The One Baking Rule You Should Break This Summer

Making cake just got so much easier.

Chocolate Sheet Cake with Peanut Butter Frosting

My family is really bad at waiting. Waiting for food to be completely ready to eat, that is. Case in point: Last weekend I pulled a skirt steak off the grill and let it rest on a cutting board while I finished whipping up some quick chimichurri sauce. In the five minutes I turned my back, my dad had sliced up a good section of the meat for snacking. Fat rivulets of juice ran down the cutting board.

“D-a-a-a-a-d.”

He looked up, his face the picture of innocence.

"Resting" and "cooling" are two words that don’t seem to exist in the Goldman household vernacular. Pies stand zero chance of cooling and cookies are devoured straight off scalding hot baking sheets. Chopped up veggies become as irresistible as potato chips the moment it’s apparent that they’re not a snack, they’re headed for my dinner salad.

Surprisingly, this sense of impatience recently led to a great — perhaps even life-changing — discovery.

Let me quickly set the scene. It was my sister’s twenty-fifth birthday. I was baking my family’s end all and be all favorite recipe: espresso chocolate sheet cake with chocolate buttercream frosting. Anticipation for the cake was sky-high, and when it came out of the oven, someone announced that cake was best enjoyed warm.

Now if you’ve ever baked a cake, you’ll know that one of the cardinal rules is to cool the cake completely before frosting. Because while everyone knows warm chocolate chip cookies are damn delicious, and stealing hot apple pies from the windowsill is an American trope, no one eats cake warm. Warm cake equals melted frosting and the potential for Slip 'N Slide layers.

Normally I’d sternly deny the request. But there were no layers to fuss with, and if my sister wanted hot cake for her birthday … so be it. I pulled the cake from the oven and slicked on the icing about five minutes later.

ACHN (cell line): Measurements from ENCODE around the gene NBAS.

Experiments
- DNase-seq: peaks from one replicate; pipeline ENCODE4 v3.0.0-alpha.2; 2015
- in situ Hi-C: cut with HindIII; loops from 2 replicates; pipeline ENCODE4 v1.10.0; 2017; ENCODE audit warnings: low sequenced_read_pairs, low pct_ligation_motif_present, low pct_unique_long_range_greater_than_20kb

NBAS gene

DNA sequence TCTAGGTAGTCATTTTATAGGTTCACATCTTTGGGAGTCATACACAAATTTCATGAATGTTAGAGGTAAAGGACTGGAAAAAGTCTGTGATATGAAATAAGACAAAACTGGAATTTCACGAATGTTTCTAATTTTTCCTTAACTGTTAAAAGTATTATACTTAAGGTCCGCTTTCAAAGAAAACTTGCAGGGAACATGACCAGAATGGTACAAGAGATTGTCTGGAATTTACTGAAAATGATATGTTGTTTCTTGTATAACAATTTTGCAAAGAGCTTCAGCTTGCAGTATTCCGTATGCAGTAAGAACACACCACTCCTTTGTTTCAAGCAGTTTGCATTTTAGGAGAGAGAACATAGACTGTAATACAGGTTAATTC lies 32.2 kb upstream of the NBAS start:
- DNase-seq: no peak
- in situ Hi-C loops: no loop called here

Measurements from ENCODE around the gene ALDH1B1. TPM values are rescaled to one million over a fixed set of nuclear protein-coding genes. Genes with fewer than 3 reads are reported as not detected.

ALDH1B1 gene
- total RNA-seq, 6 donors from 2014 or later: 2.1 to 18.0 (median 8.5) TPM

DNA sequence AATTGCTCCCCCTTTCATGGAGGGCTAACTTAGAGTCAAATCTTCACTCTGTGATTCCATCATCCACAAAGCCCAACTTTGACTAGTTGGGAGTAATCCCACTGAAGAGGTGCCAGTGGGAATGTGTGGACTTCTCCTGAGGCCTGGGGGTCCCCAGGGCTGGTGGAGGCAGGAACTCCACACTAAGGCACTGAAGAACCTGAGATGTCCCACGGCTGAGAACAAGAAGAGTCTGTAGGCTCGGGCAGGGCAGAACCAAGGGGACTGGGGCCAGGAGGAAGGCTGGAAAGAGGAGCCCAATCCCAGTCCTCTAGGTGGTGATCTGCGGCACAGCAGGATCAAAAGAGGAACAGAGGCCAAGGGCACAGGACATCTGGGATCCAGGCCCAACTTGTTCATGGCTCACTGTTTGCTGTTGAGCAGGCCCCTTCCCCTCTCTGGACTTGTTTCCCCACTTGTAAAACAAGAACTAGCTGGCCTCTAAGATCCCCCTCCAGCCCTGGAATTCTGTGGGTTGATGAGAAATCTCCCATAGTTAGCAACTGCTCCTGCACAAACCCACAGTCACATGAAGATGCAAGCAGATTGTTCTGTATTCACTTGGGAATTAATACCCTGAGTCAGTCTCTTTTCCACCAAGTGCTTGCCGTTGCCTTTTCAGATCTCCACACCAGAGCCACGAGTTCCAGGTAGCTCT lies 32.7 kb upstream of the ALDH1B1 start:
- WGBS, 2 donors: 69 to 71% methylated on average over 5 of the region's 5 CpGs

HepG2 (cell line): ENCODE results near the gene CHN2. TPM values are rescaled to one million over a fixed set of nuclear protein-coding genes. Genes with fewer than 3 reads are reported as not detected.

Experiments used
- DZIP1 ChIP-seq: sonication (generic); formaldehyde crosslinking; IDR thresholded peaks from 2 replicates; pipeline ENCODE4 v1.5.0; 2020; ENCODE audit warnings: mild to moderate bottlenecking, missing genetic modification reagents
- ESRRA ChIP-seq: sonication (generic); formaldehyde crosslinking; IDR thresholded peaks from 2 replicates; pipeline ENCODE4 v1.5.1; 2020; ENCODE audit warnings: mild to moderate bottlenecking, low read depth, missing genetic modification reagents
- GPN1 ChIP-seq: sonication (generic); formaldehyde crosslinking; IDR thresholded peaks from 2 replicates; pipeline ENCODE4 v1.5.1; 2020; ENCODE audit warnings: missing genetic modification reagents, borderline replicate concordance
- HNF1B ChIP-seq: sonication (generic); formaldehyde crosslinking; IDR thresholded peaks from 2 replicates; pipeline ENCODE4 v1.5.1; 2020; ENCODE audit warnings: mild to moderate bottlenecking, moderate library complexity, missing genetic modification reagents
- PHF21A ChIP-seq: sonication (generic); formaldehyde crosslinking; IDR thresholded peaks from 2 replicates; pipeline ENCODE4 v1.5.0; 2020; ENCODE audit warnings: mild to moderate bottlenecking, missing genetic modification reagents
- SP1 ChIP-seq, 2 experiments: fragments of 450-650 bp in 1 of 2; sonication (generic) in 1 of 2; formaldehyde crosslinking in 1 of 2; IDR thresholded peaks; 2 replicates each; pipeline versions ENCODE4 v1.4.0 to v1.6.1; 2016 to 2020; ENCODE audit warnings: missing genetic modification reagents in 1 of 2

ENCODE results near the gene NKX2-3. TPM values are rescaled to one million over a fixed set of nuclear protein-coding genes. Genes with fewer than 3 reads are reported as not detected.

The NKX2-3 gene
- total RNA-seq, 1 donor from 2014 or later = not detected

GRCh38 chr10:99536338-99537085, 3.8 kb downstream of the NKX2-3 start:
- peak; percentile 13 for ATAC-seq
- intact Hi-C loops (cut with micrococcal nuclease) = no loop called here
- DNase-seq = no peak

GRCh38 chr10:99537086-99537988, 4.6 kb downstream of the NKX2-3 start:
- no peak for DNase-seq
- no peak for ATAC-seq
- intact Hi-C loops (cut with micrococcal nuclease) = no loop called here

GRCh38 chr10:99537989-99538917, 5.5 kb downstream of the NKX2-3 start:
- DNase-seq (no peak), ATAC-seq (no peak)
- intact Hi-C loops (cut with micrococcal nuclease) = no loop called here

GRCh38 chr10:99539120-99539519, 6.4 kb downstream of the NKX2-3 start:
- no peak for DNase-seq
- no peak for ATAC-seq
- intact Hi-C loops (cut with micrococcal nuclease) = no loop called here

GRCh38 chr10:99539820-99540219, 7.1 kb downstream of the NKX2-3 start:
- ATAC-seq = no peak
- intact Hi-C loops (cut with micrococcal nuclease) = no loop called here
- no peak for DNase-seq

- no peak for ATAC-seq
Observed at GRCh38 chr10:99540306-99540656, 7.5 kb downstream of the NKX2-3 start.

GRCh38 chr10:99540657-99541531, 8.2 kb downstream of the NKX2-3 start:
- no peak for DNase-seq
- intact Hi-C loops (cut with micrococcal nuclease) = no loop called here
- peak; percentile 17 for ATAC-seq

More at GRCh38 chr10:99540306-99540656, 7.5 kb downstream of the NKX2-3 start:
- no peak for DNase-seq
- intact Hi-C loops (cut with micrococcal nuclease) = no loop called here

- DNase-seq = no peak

Warm espresso chocolate cake ended up being the dessert equivalent of that scene in "Princess Diaries" when Mia takes off her glasses and gets a blowout for the first time. We loved her lots before, but now … bam, who’s that sexy princess?

Yep, the frosting became shiny in places and melted a little bit. And the warm cake — lighter and airier and more buttery than ever before — soaked it up, then practically dissolved in our mouths.

Warm cake with the frosting sliding off irrefutably tasted better than cold cake.

Which is why, ladies and gents, everyone can and should stop cooling their sheet cakes. May I suggest starting with Food Network's Chocolate Sheet Cake with Peanut Butter Frosting? Live on the edge and try it with layer cakes too. That snacking cake you’ve been eying that doesn’t even have frosting? Yeah, eat it straight from the oven (and invite me over).

Related Links:

Next Up

This Shapeshifting Cake Batter Is the Ultimate Party Trick

With this genius base recipe, if you can make one cake flavor, you can make six — and just by adding, never subtracting or swapping.

5 Simple Tips That Will Give You Picture-Perfect Madeleines Every Time

These pretty French cakes are actually a cinch to make.

The One Simple Trick That Will Help You Make Better Cookies

Dorie Greenspan explains how to get the perfect texture every time.

Baking Soda vs. Baking Powder: What's the Difference?

Surprise, the model volcano in grade school explains a lot.

What Is Baking Powder?

Right this way for light, fluffy biscuits and desserts.

A Comprehensive Guide to Baking at High Altitudes

Did you know you should you use less baking soda at higher altitudes?